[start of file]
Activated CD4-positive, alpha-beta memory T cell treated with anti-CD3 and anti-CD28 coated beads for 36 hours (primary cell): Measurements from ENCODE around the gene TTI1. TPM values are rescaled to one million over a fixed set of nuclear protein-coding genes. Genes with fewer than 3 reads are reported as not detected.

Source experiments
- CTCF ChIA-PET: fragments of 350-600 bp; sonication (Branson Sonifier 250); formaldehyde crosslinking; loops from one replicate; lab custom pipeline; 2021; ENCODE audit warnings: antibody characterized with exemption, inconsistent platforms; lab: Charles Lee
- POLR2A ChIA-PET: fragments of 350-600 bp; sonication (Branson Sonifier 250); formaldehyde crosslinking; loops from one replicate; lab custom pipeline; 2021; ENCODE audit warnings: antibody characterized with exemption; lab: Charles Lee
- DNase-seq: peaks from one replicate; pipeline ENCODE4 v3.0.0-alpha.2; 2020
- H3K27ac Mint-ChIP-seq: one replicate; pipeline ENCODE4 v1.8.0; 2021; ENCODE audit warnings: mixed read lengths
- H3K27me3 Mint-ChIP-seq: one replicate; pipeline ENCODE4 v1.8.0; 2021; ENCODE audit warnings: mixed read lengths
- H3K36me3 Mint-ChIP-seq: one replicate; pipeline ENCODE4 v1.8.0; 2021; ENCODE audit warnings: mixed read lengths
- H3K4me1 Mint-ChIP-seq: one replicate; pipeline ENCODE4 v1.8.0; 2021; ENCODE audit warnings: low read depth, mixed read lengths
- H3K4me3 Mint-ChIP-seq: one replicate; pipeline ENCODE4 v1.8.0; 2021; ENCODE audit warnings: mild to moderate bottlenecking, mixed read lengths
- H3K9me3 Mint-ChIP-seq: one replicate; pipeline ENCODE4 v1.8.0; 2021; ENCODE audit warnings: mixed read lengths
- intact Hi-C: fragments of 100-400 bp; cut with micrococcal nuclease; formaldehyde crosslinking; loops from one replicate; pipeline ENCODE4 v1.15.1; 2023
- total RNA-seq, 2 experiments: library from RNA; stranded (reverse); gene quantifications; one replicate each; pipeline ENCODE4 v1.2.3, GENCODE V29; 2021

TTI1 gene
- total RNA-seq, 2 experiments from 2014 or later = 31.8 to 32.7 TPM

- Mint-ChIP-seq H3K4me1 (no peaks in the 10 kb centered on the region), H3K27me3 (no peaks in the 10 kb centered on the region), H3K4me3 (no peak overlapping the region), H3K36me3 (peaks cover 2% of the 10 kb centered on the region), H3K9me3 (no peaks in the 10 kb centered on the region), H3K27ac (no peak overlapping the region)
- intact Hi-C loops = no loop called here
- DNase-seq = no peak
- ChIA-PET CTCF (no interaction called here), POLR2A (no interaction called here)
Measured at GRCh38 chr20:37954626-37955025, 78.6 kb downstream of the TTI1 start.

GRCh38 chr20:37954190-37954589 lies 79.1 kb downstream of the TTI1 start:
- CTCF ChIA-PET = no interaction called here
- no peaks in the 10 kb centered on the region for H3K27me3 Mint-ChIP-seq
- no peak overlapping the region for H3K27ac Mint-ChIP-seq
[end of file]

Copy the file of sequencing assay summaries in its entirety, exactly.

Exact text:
Activated CD4-positive, alpha-beta memory T cell treated with anti-CD3 and anti-CD28 coated beads for 36 hours (primary cell): Measurements from ENCODE around the gene TTI1. TPM values are rescaled to one million over a fixed set of nuclear protein-coding genes. Genes with fewer than 3 reads are reported as not detected.

Source experiments
- CTCF ChIA-PET: fragments of 350-600 bp; sonication (Branson Sonifier 250); formaldehyde crosslinking; loops from one replicate; lab custom pipeline; 2021; ENCODE audit warnings: antibody characterized with exemption, inconsistent platforms; lab: Charles Lee
- POLR2A ChIA-PET: fragments of 350-600 bp; sonication (Branson Sonifier 250); formaldehyde crosslinking; loops from one replicate; lab custom pipeline; 2021; ENCODE audit warnings: antibody characterized with exemption; lab: Charles Lee
- DNase-seq: peaks from one replicate; pipeline ENCODE4 v3.0.0-alpha.2; 2020
- H3K27ac Mint-ChIP-seq: one replicate; pipeline ENCODE4 v1.8.0; 2021; ENCODE audit warnings: mixed read lengths
- H3K27me3 Mint-ChIP-seq: one replicate; pipeline ENCODE4 v1.8.0; 2021; ENCODE audit warnings: mixed read lengths
- H3K36me3 Mint-ChIP-seq: one replicate; pipeline ENCODE4 v1.8.0; 2021; ENCODE audit warnings: mixed read lengths
- H3K4me1 Mint-ChIP-seq: one replicate; pipeline ENCODE4 v1.8.0; 2021; ENCODE audit warnings: low read depth, mixed read lengths
- H3K4me3 Mint-ChIP-seq: one replicate; pipeline ENCODE4 v1.8.0; 2021; ENCODE audit warnings: mild to moderate bottlenecking, mixed read lengths
- H3K9me3 Mint-ChIP-seq: one replicate; pipeline ENCODE4 v1.8.0; 2021; ENCODE audit warnings: mixed read lengths
- intact Hi-C: fragments of 100-400 bp; cut with micrococcal nuclease; formaldehyde crosslinking; loops from one replicate; pipeline ENCODE4 v1.15.1; 2023
- total RNA-seq, 2 experiments: library from RNA; stranded (reverse); gene quantifications; one replicate each; pipeline ENCODE4 v1.2.3, GENCODE V29; 2021

TTI1 gene
- total RNA-seq, 2 experiments from 2014 or later = 31.8 to 32.7 TPM

- Mint-ChIP-seq H3K4me1 (no peaks in the 10 kb centered on the region), H3K27me3 (no peaks in the 10 kb centered on the region), H3K4me3 (no peak overlapping the region), H3K36me3 (peaks cover 2% of the 10 kb centered on the region), H3K9me3 (no peaks in the 10 kb centered on the region), H3K27ac (no peak overlapping the region)
- intact Hi-C loops = no loop called here
- DNase-seq = no peak
- ChIA-PET CTCF (no interaction called here), POLR2A (no interaction called here)
Measured at GRCh38 chr20:37954626-37955025, 78.6 kb downstream of the TTI1 start.

GRCh38 chr20:37954190-37954589 lies 79.1 kb downstream of the TTI1 start:
- CTCF ChIA-PET = no interaction called here
- no peaks in the 10 kb centered on the region for H3K27me3 Mint-ChIP-seq
- no peak overlapping the region for H3K27ac Mint-ChIP-seq